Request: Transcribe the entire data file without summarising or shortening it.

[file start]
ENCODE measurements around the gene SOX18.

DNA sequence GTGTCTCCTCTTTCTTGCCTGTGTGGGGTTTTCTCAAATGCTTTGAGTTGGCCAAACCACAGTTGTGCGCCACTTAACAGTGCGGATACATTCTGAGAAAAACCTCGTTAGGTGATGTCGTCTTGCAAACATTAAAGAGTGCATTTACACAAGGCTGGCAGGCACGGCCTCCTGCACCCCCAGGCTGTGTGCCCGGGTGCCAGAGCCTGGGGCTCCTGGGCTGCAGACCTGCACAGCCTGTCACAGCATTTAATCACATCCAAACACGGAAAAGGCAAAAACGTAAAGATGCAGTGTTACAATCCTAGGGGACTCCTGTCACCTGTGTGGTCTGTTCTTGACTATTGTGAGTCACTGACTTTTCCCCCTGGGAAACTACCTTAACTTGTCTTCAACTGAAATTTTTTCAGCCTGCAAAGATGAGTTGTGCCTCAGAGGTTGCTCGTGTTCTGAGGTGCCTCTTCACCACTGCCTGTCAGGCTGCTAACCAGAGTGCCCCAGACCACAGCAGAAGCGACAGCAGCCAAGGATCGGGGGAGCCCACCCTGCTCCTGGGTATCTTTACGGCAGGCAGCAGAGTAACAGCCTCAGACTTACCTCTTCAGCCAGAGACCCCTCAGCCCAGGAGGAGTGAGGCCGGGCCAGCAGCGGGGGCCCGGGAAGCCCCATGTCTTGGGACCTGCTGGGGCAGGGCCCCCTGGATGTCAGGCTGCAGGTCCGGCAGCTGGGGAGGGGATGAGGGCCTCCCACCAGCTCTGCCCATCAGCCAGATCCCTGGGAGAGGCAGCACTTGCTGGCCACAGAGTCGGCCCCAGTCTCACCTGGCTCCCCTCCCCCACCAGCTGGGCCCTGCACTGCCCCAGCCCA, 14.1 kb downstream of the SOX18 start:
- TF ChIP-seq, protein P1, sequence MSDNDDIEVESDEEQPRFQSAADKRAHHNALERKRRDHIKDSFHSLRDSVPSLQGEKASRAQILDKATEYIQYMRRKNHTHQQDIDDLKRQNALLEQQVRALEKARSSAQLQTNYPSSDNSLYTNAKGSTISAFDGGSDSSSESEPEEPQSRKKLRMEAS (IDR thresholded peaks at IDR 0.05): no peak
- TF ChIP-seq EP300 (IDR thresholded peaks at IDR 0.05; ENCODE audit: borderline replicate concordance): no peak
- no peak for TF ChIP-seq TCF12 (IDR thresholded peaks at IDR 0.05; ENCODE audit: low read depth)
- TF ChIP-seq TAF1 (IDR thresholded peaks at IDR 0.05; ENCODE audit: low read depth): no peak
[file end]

ENCODE measurements around the gene SOX18.

DNA sequence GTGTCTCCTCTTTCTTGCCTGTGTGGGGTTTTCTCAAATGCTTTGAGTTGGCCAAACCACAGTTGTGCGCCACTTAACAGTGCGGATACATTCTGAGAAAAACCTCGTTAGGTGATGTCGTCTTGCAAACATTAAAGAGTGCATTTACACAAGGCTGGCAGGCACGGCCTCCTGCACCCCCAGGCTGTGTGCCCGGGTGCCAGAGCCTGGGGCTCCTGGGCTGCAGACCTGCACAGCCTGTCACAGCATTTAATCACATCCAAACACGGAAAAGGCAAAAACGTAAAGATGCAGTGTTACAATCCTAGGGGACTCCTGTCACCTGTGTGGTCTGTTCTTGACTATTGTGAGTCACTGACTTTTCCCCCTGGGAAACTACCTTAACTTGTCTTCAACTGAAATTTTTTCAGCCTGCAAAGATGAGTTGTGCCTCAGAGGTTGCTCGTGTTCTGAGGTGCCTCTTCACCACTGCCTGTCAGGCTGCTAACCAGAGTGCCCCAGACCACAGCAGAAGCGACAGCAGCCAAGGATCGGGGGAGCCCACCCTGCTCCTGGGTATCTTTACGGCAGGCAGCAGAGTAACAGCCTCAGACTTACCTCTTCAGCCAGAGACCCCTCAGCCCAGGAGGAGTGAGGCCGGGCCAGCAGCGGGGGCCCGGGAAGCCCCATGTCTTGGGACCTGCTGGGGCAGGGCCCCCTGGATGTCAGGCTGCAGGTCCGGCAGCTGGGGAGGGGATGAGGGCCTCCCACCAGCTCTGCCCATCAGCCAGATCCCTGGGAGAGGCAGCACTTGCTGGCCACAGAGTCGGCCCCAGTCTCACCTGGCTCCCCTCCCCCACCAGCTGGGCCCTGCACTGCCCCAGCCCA, 14.1 kb downstream of the SOX18 start:
- TF ChIP-seq, protein P1, sequence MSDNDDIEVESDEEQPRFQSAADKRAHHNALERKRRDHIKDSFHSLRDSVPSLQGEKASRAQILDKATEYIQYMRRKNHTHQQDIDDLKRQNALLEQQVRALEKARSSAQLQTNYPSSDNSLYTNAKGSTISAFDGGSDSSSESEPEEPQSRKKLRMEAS (IDR thresholded peaks at IDR 0.05): no peak
- TF ChIP-seq EP300 (IDR thresholded peaks at IDR 0.05; ENCODE audit: borderline replicate concordance): no peak
- no peak for TF ChIP-seq TCF12 (IDR thresholded peaks at IDR 0.05; ENCODE audit: low read depth)
- TF ChIP-seq TAF1 (IDR thresholded peaks at IDR 0.05; ENCODE audit: low read depth): no peak